​The Tao of Content Productivity

Photo by Nik Shuliahin on Unsplash

I’m writing this on the day that 
my 3rd book is being launched. 

Some people wonder how I can get so much done, especially content, when I’m a 1-person team (haven’t had a virtual assistant for more than 6 months.)

In this post I'll explain the key factors to my productivity.

Here’s what I have on my plate:
  1. I run a 40-client Group Coaching program — 2 calls per week, and an active online group.
  2. 18 One-to-One Clients — Most meet with me once per month, and I’m maxed out of appointment slots at the moment.
  3. I create 1 new online course each month.
  4. I write 2 new blog posts per week.
  5. I make a 15–30m video accompanying each post.
  6. I send out a weekly email newsletter.
  7. My email gets cleared to inbox zero each day.
  8. I recently started a side project building a new audience/business in the niche of spiritual coaching.
  9. I do all of my own admin, bookkeeping, tech, emails, and writing. The only thing I outsource once in awhile is the occasional graphic design for a book or social media cover image.

As a 1-person team, a true solopreneur, I do all of the above in just 35 hours per week.


My Personal Life is Very Simple

I’m very fortunate to have a low-drama personal life, that requires little energy from me.

I’m married with a supportive wife, and I have a dog and two cats. My little family provide the personal interactions that fulfill my heart.

As a result, I’ve chosen to have no local friends (since I never attend anything, I no longer get invited to social gatherings). My parents don’t live nearby, but I plan trips to see them a few times a year. I do however help out my local neighbors every now and then.

It seems like compared to most people, I have lower requirements for human social activities… I’m pretty much a hermit. 

This means almost all of my mental and emotional energy can be channeled into my business. This is where I find my adventure, creativity, drama (in a good way), and joy.

Those of you who either caretake for the young or old — and you have to work — I am impressed by your energy and ability to do it all, truly. You have my respect!

On the other hand, there are other people like me with a simple life, who aren’t getting much done. The difference?

  1. Low-drama / low-energy requirements in my personal life, which allows me the energy and passion to give to my business.

  2. Scheduled output of content, no matter what.

  3. The practice of ignoring the inner critic.

I’ve described the first point already, so let me describe the others:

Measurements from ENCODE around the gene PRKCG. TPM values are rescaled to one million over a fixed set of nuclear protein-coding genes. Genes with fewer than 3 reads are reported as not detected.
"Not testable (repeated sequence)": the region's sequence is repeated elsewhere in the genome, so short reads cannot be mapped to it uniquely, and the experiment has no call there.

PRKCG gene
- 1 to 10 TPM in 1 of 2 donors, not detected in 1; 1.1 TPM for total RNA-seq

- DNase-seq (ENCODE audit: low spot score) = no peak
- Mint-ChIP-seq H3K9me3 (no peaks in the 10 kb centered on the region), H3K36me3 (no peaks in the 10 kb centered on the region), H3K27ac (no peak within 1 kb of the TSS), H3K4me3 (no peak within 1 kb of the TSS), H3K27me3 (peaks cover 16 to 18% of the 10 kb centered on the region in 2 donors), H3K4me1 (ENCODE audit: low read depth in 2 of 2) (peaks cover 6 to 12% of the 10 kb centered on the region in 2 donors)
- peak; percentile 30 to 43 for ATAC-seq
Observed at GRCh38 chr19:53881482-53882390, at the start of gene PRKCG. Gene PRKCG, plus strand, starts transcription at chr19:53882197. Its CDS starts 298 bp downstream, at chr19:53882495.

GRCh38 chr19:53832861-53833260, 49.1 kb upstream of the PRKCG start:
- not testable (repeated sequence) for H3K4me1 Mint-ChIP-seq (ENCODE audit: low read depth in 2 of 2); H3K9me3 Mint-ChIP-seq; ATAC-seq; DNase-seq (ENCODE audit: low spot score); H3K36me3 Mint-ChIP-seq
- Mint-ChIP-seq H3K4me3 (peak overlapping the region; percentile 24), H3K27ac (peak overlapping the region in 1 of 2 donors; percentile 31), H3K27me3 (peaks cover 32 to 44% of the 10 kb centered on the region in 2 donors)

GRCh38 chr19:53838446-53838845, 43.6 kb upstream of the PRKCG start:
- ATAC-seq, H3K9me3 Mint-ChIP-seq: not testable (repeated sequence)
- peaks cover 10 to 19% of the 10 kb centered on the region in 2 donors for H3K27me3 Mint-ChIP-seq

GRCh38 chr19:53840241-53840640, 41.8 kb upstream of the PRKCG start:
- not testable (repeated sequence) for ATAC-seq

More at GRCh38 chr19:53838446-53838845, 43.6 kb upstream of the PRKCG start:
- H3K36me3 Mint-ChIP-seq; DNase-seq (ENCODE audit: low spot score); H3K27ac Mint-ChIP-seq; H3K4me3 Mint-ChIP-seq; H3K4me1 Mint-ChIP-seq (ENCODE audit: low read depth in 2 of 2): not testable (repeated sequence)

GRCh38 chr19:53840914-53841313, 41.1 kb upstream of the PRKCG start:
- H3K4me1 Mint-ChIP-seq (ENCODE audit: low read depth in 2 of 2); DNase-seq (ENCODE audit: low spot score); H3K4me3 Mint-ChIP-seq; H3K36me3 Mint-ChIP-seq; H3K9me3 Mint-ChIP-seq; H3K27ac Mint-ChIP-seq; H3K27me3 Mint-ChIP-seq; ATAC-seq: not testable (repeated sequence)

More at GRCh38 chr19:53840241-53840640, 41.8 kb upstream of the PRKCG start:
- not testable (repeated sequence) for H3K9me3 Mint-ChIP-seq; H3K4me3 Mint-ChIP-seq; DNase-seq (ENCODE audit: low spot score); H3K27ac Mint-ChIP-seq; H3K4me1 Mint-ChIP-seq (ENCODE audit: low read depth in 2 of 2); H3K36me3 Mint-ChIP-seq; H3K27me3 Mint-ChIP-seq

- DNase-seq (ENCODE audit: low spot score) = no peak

Scheduled Output of Content, No Matter What.

I stick to my rhythm of output — the items I outlined in the bullet points at the top of this article.

My rhythm might not be right for you, so it’s important for you to figure out what is personally sustainable for you, given how much time you have, especially if you have family requirements or social obligations.

It will take some experimentation to settle on a rhythm that produces enough to fulfill your goals, and yet is doable for your schedule.

Then, the key is to stick to your rhythm, without excuses. This may mean that you need to repair your relationship to deadlines.

Without deadlines, very little gets done in this world. Without deadlines, few people would pay taxes or any bills. Civic services wouldn’t work. Businesses wouldn’t operate reliably. Your income becomes erratic.

Deadlines are a wonderful thing, especially for free spirits. With personal deadlines (i.e. self-discipline) emerges true freedom. I am able to plan when I work, what work I do, whom I do the work with, how long my vacations are, etc… all that freedom and autonomy emerges out of self-discipline, i.e. deadlines.

I’ve learned to bring joy to my deadlines and my work.

It also helps to have a structure of human accountability. 

Here’s how I do that:

  • I let my audience know when to expect what from me. See the bullet point list at top of this article!

  • I use Focusmate several hours every work day, including this very moment of writing this article.

I don’t judge my own work.

I am not a reliable judge of my own creative work.

None of us are.

You think something you’ve created is awesome, yet you might find that few other people think it’s great. On the other hand, some ideas that are obvious to you, other people are amazed at how valuable it is, when you’re willing to say it or create it.

So in the realm of creating content or products, I have learned to ignore my fears and inner critic. It is not a one-time task. 

Ignoring fear and inner criticism is an ongoing practice. I had to ignore my fear that this article isn’t good enough. I had to ignore my inner critic that my books aren’t good enough. 

To some people, my books are great! To others, my books aren’t that good. I don’t care what they say. I publish anyway. 

I don’t care about specifically who likes or doesn’t like my output.

I do care about the overall stats. I visit my analytics occasionally, to see which pieces of content did well, and which didn’t, and what that pattern can teach me about what content to create next. 

I also care about constructive feedback that I receive from my ideal clients and fans. All of it helps me to improve.

But I don’t care about the reactions of any specific person.

The bottom line is that I keep practicing ignoring criticism, inner or outer. 

I don’t let anything stop me from my rhythm of output, my schedule of creation.

May you also find a rhythm of creativity that works for you. 

May you stick with it, no matter what!

May you find yourself in your own tao of content productivity.